The ambassador intends to visit Solis and bring media with him after a month to check if
he has already jumpstarted his one-year commitment with the Calidad Humana project.

"If you get redemption of your behaviour and you start being a different person then you
can be an example to many Filipinos who needs to be redeemed," Mayorga told Solis.

No letter of appeal

The Chilean Ambassador also clarified earlier reports claiming that Solis sent a letter of
appeal to keep the reward.

The grand prize will be awarded instead to Medardo Marquez in a private ceremony that
will be held at the Chilean embassy on October 3.

The other winners, Hannah Reyes and Arnold Jumpay, will also be invited to receive
their respective prizes.

What about other prizes?


Solis recently bagged first place in a photo competition entitled "Smiles of the World"
sponsored by the Chilean embassy in Manila. However, netizens exposed Solis for
plagiarizing the prize-winning photo. They also revealed that Solis plagiarized the same
photo and other photos several times since 2011.

READ: UP student plagiarizes prize-winning photos

Solis has apologized to the photo's real owner. He blamed his "youthful ignorance and
recklessness" for his deplorable actions.

The UP grad student's woes may not be over yet. He faces a possible disciplinary case
in the University of the Philippines for violating the student code of conduct. He is also
the subject of an investigation by the Office of the Presidential Adviser on the Peace
Process (OPAPP) after it was found that he plagiarized another photo to win an
OPAPP-sponsored contest.

"Let's move on"

In a statement posted on Facebook, Gregory John Smith, the real owner of the
plagiarized photo, appealed to netizens to move on.

"Good people, let’s move on now, because justice has already been done. We don’t
want a tragedy worse than what we already have," said Smith.

In his statement, Smith pointed out the many similar things Brazil and the Philippines
share – including the evils that both the countries need to correct. Smith added that
instead of being demoralized from this failure, Solis should try to learn his lessons and
move on.

"That young man needs to move on too, change his attitudes and redirect himself on the
right pathway to success, which we all know, is only possible through honest and hard
labor, something Mark Solis will obviously have to learn along the way, because there is
no other way," Smith said. - Rappler.com
Filed under:Ambassador Robert Mayorga LorcaCanlidad Humana projectChilean EmbassySmiles of the
WorldplagiarismMark Joseph Solis
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Chilean Embassy revokes
prize of photo plagiarist
The embassy is also 'considering taking legal action against' UP student Mark Joseph Solis, who
won their contest using somebody else's work

David Lozada
@iamdavidlozada
Published 4:06 PM, September 23, 2013
Updated 7:27 PM, July 02, 2014

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MANILA, Philippines – (UPDATED) The Embassy of Chile has revoked the prize it awarded to
Mark Joseph Solis, who was found to have stolen another photographer's work to enter and win
the recent Calidad Humana Project “Smiles for the World” competition.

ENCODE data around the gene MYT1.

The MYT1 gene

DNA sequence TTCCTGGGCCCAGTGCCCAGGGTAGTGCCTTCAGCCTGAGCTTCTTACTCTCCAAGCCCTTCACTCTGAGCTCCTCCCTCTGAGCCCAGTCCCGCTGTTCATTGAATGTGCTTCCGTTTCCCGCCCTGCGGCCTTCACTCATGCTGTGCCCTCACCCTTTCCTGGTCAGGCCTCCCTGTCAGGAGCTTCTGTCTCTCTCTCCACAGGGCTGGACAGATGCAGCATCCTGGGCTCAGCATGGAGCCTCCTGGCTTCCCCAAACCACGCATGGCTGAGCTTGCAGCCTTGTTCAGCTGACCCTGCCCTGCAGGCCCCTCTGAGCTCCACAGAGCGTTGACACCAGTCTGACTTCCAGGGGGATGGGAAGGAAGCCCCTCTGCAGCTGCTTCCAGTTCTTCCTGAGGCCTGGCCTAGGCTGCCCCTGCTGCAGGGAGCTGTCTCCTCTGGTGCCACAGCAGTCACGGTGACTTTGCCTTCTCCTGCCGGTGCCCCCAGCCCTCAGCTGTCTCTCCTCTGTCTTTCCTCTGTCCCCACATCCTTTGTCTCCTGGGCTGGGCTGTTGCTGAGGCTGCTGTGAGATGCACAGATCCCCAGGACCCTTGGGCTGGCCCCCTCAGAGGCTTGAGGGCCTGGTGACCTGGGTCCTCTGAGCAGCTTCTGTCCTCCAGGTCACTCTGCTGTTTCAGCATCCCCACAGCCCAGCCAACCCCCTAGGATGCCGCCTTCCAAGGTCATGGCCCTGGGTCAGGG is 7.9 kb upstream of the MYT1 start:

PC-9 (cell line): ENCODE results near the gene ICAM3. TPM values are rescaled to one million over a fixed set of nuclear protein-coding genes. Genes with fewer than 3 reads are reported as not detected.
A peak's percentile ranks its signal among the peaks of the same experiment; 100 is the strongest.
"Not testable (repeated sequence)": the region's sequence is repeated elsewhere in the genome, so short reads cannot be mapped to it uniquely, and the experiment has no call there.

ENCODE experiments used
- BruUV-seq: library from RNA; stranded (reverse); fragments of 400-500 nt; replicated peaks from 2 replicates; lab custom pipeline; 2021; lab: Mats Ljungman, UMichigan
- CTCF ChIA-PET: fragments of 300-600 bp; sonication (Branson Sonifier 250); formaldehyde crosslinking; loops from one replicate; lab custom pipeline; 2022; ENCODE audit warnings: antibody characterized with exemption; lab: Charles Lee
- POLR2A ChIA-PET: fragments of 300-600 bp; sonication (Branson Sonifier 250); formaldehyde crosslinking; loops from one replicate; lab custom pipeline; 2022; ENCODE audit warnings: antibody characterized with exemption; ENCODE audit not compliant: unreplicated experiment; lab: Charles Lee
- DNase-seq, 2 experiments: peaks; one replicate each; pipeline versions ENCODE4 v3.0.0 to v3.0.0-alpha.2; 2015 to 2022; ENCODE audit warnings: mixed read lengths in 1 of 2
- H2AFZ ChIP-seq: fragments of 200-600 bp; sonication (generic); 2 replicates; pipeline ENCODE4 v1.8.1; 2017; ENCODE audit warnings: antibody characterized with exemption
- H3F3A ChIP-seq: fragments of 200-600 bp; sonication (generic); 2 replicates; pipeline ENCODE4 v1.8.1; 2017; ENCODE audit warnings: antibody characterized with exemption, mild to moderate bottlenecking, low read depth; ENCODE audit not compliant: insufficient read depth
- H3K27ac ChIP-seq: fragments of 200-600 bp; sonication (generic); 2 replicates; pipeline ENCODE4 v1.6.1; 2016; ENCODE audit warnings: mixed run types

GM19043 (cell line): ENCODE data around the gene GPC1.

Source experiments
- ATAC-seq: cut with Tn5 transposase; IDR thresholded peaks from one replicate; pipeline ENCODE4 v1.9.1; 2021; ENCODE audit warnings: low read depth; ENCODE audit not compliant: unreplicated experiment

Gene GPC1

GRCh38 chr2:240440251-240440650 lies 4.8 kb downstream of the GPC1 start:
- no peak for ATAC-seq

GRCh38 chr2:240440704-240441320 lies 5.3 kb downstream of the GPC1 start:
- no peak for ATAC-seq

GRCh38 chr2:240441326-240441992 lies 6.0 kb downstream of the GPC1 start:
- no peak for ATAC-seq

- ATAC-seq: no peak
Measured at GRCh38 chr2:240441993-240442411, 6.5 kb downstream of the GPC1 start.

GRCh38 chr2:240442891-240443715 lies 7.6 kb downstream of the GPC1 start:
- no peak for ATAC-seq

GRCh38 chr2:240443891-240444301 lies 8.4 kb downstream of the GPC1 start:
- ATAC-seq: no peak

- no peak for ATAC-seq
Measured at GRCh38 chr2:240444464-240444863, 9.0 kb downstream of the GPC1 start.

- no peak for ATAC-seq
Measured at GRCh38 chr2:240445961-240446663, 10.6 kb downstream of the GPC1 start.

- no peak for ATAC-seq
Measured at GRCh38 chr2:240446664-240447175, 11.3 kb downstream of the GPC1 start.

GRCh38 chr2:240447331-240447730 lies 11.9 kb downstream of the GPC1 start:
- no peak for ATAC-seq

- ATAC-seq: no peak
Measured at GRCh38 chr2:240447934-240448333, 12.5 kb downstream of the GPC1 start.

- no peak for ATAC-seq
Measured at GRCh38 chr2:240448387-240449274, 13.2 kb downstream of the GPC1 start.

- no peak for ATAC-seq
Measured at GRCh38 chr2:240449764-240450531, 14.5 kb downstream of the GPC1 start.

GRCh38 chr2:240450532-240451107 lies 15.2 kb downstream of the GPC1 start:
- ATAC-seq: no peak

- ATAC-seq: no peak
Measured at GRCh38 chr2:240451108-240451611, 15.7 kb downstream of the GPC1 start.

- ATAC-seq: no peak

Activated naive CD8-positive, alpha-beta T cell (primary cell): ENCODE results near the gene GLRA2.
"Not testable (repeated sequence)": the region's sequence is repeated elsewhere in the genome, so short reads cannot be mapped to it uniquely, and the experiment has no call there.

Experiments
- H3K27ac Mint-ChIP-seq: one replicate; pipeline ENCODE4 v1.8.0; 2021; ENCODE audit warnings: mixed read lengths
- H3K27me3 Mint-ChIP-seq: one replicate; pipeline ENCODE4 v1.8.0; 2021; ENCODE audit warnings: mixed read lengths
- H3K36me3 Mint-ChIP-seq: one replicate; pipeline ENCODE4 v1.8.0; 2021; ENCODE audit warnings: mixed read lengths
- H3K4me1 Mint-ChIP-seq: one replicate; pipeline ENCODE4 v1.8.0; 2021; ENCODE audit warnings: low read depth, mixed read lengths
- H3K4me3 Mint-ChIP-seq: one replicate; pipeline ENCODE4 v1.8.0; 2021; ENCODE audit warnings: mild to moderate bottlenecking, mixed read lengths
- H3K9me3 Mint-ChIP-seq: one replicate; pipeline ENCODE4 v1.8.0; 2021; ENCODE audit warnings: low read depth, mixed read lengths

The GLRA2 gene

READ: UP student plagiarizes prize-winning photos


In a statement issued on Monday, September 23, the Embassy of Chile said it is also
“considering taking legal action against” Solis.

“Part of Calidad Humana (strength of human character) involves living with integrity and
upholding the values of the Filipino people. Obviously, Mr. Solis has failed to abide by this,” the
embassy said.

Chilean Ambassador Roberto Mayorga said the incident should serve as an invitation for
Filipinos to have discussions on protecting the Filipino people’s Calidad Humana.

“This case must strengthen our faith and make us aware that we are in front of a hard challenge
to take care and preserve the Calidad Humana that the majority of Filipinos have,” Mayorga said.

The Chilean Embassy said it is currently re-evaluating other submissions in the contest. A new
set of winners is expected to be announced soon.

Plagiarized photograph

On Sunday evening, September 22, Solis confessed to Rappler that he passed off a photograph
by Gregory Smith as his own to enter the contest sponsored by the Chilean ambassador.

Solis submitted a photo of a boy whom he said was from Zamboanga City. Smith, a social
entrepreneur, said the photo belonged to the Children at Risk Foundation. The child in the photo
was from Brazil, not Zamboanga City.

On Chile's National Day last Wednesday, September 18, Solis was awarded $1,000 and
roundtrip tickets to Chile and Brazil.

This video taken by Raymond Ordonez, one of the 30 finalists in the contest, shows Solis
receiving the award.

According to posts on the "Narinig ko sa UP" (Overheard at UP) Facebook page, Solis had
plagiarized at least 5 times since 2011.

Hours after the news broke out, Solis issued a letter of apology to Smith saying he was driven by
his “youth, lack of experience, and the inability to see the repercussions of (his) actions."

READ: UP student apologizes for plagiarism

Solis said he would surrender everything he won from the competition. –


Carabuena: From bully to
cyberbullying victim
By Ivy Jean Vibar, ABS-CBNnews.com
Posted at Aug 23 2012 01:58 PM | Updated as of Aug 24 2012 01:09 AM